Fig. 15.

To show the state of railway matters at the period to which I refer, I think it may not be uninteresting to give,114 even at some length, extracts from Mr. Stevenson’s report on what was called the Edinburgh Railway. The report, which is dated 1818, was addressed to “His Grace the Duke of Buccleuch and Queensberry, and the other noblemen and gentlemen, subscribers for a survey of a railway from the coal field of Midlothian to the city of Edinburgh and port of Leith.”

    “In the course of a report relative to a line of canal upon one level, or without lockage, between the cities of Edinburgh and Glasgow, the reporter took occasion to state the practicability of a line of railway from the coal field of the vale of the Esk to the city of Edinburgh and the port of Leith, founded upon a communication which he had the honour to make to Sir William Rae, Baronet, and the Honourable Baron Clerk, so far back as the year 1812. This subject having since attracted the notice of Sir John Hope, Baronet, and several of the other landed proprietors of Midlothian, the reporter had consequently a correspondence with Messrs. Gibson and Oliphant, Writers to the Signet, on the part of the promoters of this measure.

    “A public meeting was accordingly called by advertisement to be held in the Royal Exchange Coffee-house on the 3d day of September 1817, when John Clerk, Esq. of Eldin, having taken the chair, the reporter received instructions to survey a line or lines of railway from the Midlothian coal field to the city of Edinburgh and port of Leith; and he now submits the following as his report, with reference to the accompanying map or plan, and sections of the several lines of road surveyed.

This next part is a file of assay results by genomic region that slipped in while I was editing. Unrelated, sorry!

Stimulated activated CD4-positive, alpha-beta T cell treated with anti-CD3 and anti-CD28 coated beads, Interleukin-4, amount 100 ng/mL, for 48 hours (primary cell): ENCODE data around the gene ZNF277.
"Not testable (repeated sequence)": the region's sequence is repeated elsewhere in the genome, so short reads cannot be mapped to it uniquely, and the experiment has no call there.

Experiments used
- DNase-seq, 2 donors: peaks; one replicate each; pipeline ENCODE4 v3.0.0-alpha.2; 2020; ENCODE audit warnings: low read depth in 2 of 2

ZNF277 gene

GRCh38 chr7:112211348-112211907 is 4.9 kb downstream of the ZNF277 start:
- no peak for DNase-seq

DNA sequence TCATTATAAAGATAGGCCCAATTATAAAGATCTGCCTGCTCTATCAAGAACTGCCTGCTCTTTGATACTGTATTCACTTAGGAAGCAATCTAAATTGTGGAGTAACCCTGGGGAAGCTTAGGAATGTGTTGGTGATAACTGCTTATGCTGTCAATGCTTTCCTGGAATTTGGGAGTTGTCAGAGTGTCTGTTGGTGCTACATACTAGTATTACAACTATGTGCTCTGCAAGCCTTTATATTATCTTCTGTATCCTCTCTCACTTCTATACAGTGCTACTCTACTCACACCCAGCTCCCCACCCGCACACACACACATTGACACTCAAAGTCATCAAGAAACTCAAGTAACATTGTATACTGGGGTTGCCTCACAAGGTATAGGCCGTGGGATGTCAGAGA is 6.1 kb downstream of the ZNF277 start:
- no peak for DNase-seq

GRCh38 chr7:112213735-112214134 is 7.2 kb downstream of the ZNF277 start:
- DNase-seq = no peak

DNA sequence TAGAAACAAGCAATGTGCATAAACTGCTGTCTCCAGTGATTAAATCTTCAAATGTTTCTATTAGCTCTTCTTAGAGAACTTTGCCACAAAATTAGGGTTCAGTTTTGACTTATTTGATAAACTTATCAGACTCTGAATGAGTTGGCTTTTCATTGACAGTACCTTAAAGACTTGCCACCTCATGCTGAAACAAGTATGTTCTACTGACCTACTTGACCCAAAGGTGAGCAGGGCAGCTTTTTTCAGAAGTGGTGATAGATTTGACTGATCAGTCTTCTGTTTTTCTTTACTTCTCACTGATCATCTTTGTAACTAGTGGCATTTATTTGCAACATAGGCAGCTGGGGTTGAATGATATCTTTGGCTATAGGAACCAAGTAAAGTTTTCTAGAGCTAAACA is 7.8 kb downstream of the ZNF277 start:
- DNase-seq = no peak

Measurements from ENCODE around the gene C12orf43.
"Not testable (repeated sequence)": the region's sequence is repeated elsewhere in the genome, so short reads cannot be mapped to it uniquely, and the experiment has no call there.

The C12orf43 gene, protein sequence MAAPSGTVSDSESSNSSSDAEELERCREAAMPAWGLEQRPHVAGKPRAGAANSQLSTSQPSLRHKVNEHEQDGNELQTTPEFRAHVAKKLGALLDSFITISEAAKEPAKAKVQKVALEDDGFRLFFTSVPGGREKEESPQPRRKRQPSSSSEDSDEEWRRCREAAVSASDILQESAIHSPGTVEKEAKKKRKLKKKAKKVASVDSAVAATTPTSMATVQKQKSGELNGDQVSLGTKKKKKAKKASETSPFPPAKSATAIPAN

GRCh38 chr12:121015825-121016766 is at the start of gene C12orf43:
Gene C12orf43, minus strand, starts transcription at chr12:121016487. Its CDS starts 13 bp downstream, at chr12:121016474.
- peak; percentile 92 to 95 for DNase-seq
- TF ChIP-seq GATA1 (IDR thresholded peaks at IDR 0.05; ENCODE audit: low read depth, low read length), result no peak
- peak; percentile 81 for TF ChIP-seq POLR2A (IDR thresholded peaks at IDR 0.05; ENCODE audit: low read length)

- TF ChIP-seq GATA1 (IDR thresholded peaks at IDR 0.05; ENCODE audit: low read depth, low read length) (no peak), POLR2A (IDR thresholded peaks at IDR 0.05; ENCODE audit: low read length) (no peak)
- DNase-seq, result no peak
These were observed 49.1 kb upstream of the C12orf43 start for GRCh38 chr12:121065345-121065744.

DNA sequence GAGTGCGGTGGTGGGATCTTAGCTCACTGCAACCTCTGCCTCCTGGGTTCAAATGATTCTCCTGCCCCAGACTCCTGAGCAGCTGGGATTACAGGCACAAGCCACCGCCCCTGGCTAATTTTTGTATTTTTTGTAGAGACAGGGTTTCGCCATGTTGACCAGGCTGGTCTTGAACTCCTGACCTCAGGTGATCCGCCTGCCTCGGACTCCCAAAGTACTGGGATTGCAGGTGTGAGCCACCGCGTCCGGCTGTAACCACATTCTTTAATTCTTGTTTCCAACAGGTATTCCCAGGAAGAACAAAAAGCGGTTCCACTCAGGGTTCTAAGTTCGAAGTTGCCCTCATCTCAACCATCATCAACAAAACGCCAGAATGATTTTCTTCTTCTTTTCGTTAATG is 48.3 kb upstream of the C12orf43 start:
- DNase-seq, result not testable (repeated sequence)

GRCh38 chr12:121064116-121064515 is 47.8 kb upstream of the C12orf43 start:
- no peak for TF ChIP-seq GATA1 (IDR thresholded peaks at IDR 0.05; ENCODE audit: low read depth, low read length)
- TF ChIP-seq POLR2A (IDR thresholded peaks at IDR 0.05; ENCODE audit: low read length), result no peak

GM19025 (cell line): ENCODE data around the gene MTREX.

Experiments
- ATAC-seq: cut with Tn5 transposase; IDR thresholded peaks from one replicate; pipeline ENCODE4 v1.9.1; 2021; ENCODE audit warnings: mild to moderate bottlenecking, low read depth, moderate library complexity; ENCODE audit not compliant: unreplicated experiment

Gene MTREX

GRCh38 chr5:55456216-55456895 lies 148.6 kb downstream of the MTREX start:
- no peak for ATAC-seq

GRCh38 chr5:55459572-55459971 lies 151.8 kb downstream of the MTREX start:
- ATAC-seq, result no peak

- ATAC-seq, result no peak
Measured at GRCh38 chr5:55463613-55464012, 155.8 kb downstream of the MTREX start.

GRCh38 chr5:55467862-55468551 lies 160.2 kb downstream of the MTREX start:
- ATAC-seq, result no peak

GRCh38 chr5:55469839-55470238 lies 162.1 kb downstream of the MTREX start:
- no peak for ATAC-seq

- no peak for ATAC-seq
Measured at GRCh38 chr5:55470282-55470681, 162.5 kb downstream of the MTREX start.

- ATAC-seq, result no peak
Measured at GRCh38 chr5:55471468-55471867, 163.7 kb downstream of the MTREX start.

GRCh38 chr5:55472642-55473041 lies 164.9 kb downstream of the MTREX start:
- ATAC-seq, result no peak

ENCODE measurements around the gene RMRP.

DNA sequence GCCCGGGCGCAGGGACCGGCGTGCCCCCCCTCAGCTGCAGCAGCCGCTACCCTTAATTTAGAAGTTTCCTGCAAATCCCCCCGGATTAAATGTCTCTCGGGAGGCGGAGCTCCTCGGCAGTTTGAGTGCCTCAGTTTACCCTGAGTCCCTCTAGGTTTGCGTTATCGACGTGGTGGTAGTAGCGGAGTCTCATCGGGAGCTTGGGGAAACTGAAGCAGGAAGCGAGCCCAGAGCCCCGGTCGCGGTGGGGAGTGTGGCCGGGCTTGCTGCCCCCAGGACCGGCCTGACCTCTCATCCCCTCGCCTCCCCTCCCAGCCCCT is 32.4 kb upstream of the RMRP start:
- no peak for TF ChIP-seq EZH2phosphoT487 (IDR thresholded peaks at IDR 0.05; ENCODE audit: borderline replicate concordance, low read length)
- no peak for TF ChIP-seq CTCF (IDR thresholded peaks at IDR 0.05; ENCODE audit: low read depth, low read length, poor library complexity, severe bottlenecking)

“It is uncertain at what periods the inhabitants of Edinburgh were generally obliged to lay aside the use of timber, from the distance of carriage, as their chief building material, or of wood and turf as fuel; neither have we any certain information at what time pit coal was discovered, or the coal field of the Lothians first 115opened. But it is in the recollection of some persons still living, that, owing to the miserable and circumscribed state of the roads, or rather the want of formed roads altogether, pit coal continued to be conveyed in sacks and on horseback for supplying the city of Edinburgh. These horse tracks, originally taken up by accident, were persevered in by obstinate habit; and being afterwards followed as the lines of our future roads, have become the ultimate source of much of the difficulty attending their improvement, from the soft and miry track of the pack-horse and the sledge, to the broad and spacious stoned carriage-way, in combination with the trim footpath of the present day. But, even here, experience shows that it would be improper to rest satisfied, and cease from further exertion. The acclivities of the road may still be levelled, and its asperities smoothed, by the introduction of the more compact and durable materials of the British Roadway or Iron Bail. Such, however, has been the progressive nature of discovery in all ages, that we are only beginning to appreciate the immense advantages which would attend the introduction of a new system of roads or railways, laid upon a level or horizontal base, as admirably calculated to increase the power of the horse in a tenfold proportion by destroying friction—that bane to animal labour as now applied on the common road.